In the span of under a year and at just 17 years old, Harvey Robinson attacked five women, killing three. The Allentown, Pennsylvania native is currently the only person on death row to have committed crimes as a juvenile serial killer — and his time there may be limited.
Like many juvenile offenders, Robinson’s background seems tailor made for his downfall.
Police arrested Robinson for the first time when he was only nine years old. In school, he showed signs of severe conduct disorder, and teachers quickly noted Robinson’s inability to tell right from wrong and his severe distaste for authority. As his threats and outbursts intensified with age, both peers and authoritative figures began to fear him.
Furthermore, Robinson grew up with a strong admiration of his father, a Pottstown jazz musician who in 1963 was convicted of the brutal murder of a woman named Marlene E. Perez. Police reports from the crime said Robinson’s father had beaten the 27-year-old victim so badly that she was nearly unrecognizable.
Thirty years later, Harvey Robinson would begin down the dark path of his father. In 1993, Robinson spotted his first victim, Joan Burghardt, undressing before bed in her apartment window. After a neighbor called police to complain about Burghardt leaving her stereo on for three days and three nights, police discovered the 29-year-old’s body — raped and brutally murdered. Police noted that her bedroom screen window was also missing.
Police frantically searched for the killer, not knowing that they were already holding him in custody for completely unrelated charges. Robinson then slipped under the radar and was back on the streets to commit more carnage in no time.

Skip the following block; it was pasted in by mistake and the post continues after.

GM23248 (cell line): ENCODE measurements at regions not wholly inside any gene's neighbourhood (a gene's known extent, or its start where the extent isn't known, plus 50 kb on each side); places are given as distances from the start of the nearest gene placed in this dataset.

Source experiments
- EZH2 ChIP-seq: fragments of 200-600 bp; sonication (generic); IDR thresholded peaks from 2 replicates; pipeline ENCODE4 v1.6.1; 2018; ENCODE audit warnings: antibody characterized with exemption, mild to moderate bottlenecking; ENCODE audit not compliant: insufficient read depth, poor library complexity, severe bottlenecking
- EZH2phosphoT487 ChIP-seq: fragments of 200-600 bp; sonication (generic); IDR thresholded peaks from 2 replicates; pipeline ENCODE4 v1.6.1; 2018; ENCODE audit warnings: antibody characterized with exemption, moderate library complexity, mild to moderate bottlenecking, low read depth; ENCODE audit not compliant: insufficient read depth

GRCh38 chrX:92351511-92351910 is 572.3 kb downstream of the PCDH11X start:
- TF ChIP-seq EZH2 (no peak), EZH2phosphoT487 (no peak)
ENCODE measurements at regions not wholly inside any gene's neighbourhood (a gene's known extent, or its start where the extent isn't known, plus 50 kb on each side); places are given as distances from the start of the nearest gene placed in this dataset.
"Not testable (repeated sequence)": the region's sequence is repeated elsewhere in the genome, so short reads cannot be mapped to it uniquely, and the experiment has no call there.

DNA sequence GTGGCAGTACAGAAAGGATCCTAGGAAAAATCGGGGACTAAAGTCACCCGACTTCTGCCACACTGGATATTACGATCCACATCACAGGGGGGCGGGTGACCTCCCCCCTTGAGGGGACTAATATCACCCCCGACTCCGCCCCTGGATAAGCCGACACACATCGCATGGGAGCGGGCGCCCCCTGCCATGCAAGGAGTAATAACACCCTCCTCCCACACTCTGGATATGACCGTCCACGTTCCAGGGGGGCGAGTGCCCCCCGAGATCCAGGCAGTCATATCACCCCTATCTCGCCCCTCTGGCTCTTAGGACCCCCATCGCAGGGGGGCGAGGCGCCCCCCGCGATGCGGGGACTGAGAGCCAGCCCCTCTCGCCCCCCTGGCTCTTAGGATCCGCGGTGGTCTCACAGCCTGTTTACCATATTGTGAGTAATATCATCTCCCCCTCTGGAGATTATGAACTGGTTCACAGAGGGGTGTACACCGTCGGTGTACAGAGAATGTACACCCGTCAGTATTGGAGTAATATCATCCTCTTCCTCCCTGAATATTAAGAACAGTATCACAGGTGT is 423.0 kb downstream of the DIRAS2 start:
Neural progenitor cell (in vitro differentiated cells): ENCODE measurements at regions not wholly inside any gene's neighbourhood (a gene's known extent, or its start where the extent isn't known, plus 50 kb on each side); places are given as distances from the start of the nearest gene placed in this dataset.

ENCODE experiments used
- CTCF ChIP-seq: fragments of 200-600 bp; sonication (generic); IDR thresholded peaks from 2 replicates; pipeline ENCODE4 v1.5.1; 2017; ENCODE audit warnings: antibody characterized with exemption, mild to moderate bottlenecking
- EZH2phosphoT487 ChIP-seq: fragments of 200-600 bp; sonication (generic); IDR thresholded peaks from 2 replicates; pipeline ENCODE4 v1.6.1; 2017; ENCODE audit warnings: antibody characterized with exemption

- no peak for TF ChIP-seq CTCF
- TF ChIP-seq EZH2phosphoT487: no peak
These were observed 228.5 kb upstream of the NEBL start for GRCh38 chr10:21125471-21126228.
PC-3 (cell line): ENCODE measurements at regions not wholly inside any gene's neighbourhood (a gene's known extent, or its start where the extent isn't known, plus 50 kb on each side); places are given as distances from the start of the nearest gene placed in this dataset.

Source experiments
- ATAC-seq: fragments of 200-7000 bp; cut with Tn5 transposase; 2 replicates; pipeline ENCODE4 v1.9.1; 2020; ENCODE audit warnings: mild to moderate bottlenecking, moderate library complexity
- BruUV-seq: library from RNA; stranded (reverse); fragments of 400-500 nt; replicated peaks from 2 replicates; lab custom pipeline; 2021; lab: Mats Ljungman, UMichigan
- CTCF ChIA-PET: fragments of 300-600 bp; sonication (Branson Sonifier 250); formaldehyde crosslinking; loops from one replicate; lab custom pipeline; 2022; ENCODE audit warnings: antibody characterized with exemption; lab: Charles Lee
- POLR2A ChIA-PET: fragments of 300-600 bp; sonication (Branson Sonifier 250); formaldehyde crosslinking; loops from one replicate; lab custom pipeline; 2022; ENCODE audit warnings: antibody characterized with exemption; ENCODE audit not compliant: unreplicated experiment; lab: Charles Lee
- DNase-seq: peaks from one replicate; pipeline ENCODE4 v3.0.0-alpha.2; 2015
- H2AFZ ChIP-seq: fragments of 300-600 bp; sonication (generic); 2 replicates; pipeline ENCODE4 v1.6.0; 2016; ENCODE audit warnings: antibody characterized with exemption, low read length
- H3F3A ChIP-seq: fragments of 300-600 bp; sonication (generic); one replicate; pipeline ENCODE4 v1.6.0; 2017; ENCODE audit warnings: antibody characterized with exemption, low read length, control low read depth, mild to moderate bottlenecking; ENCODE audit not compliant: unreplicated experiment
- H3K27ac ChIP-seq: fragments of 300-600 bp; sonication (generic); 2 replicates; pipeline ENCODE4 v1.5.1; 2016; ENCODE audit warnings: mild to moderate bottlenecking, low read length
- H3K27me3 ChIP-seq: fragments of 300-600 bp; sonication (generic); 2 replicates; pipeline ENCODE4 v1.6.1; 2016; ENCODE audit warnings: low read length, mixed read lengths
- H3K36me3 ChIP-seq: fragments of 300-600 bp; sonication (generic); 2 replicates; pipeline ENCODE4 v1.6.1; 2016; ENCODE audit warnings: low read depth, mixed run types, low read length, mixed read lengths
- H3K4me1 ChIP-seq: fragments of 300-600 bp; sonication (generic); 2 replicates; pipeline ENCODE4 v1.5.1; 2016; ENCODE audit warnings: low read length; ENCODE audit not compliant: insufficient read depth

His next victim was 15-year-old newspaper carrier Charlotte Schmoyer. On the morning of June 9, 1993, people began scanning the streets when they woke up and did not find newspapers on their doorsteps. One client, however, found Schmoyer’s paper cart abandoned next to her bike.
Soon enough, residents called the police, who found Schmoyer’s radio headset dropped in between two neighboring houses — along with enough finger streaks on the windowpanes of a nearby garage to hint at a struggle. These details offered police enough evidence to conclude that Schmoyer had been abducted.
The resulting search party did not take long to find blood, a shoe and finally, the battered young body of Schmoyer stuffed haphazardly under a stack of logs. An autopsy report would later go on to show she had been stabbed at least 22 times and raped repeatedly with her throat slashed in obvious overkill.
Harvey Robinson’s gruesome teenage murder streak didn’t end there. His third victim was a 47-year-old grandmother, Jessica Jean Fortney, who he sexually assaulted before strangling to death the month after killing Schmoyer.
Robinson had one other known victim — and she was only five years old. After stalking her mother for days, Robinson broke in to the child’s home, where he raped and choked her before leaving her for a death that never came.
Finally, his fourth victim, however, would finally lead to his capture. Denise Sam-Cali escaped Robinson’s initial attack and agreed to allow the police to use her as bait. When Robinson returned to Sam-Cali’s home several nights later to presumably “finish off the job,” an officer was there to meet him.
Robinson, who broke in through the window, and the officer exchanged gunfire before he fled the scene by crashing through a glass window. After the shootout, police apprehended Robinson at a local hospital where he had gone to seek treatment for his wounds.
While courts often give juvenile defenders much more lenient sentences due to their age, the grisly nature, repetition, and speed of these crimes sparked enough community outrage to lead Robinson — linked to all three murders by DNA evidence — to receive three consecutive death sentences and more than 100 years in prison.
Over the years, however, Harvey Robinson has filed taxpayer-funded appeal after appeal — namely following the 2012 U.S. Supreme Court decision that deemed death sentences for juveniles unconstitutional — and has succeeded at overturning two of the death sentences.